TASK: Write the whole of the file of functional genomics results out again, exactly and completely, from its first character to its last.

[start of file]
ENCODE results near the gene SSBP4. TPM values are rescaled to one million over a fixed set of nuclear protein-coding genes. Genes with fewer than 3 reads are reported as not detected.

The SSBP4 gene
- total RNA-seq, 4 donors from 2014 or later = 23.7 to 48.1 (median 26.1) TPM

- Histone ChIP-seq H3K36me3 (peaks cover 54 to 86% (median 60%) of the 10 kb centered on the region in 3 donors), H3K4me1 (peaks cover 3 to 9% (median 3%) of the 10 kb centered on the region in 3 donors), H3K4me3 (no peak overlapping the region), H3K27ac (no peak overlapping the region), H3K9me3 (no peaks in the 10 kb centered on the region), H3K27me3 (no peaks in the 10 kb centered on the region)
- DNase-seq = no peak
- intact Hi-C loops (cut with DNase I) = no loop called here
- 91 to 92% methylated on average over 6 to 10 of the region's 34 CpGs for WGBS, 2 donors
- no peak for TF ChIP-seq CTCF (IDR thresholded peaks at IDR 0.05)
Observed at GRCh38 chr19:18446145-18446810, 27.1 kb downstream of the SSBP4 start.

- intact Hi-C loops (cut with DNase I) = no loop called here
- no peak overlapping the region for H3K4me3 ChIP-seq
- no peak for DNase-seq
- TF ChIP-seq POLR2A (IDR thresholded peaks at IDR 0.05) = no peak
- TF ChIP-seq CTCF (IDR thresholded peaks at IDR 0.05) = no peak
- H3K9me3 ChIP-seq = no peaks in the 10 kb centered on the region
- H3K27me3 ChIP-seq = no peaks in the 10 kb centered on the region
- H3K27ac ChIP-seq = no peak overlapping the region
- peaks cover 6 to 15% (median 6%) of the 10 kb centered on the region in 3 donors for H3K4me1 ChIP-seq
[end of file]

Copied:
ENCODE results near the gene SSBP4. TPM values are rescaled to one million over a fixed set of nuclear protein-coding genes. Genes with fewer than 3 reads are reported as not detected.

The SSBP4 gene
- total RNA-seq, 4 donors from 2014 or later = 23.7 to 48.1 (median 26.1) TPM

- Histone ChIP-seq H3K36me3 (peaks cover 54 to 86% (median 60%) of the 10 kb centered on the region in 3 donors), H3K4me1 (peaks cover 3 to 9% (median 3%) of the 10 kb centered on the region in 3 donors), H3K4me3 (no peak overlapping the region), H3K27ac (no peak overlapping the region), H3K9me3 (no peaks in the 10 kb centered on the region), H3K27me3 (no peaks in the 10 kb centered on the region)
- DNase-seq = no peak
- intact Hi-C loops (cut with DNase I) = no loop called here
- 91 to 92% methylated on average over 6 to 10 of the region's 34 CpGs for WGBS, 2 donors
- no peak for TF ChIP-seq CTCF (IDR thresholded peaks at IDR 0.05)
Observed at GRCh38 chr19:18446145-18446810, 27.1 kb downstream of the SSBP4 start.

- intact Hi-C loops (cut with DNase I) = no loop called here
- no peak overlapping the region for H3K4me3 ChIP-seq
- no peak for DNase-seq
- TF ChIP-seq POLR2A (IDR thresholded peaks at IDR 0.05) = no peak
- TF ChIP-seq CTCF (IDR thresholded peaks at IDR 0.05) = no peak
- H3K9me3 ChIP-seq = no peaks in the 10 kb centered on the region
- H3K27me3 ChIP-seq = no peaks in the 10 kb centered on the region
- H3K27ac ChIP-seq = no peak overlapping the region
- peaks cover 6 to 15% (median 6%) of the 10 kb centered on the region in 3 donors for H3K4me1 ChIP-seq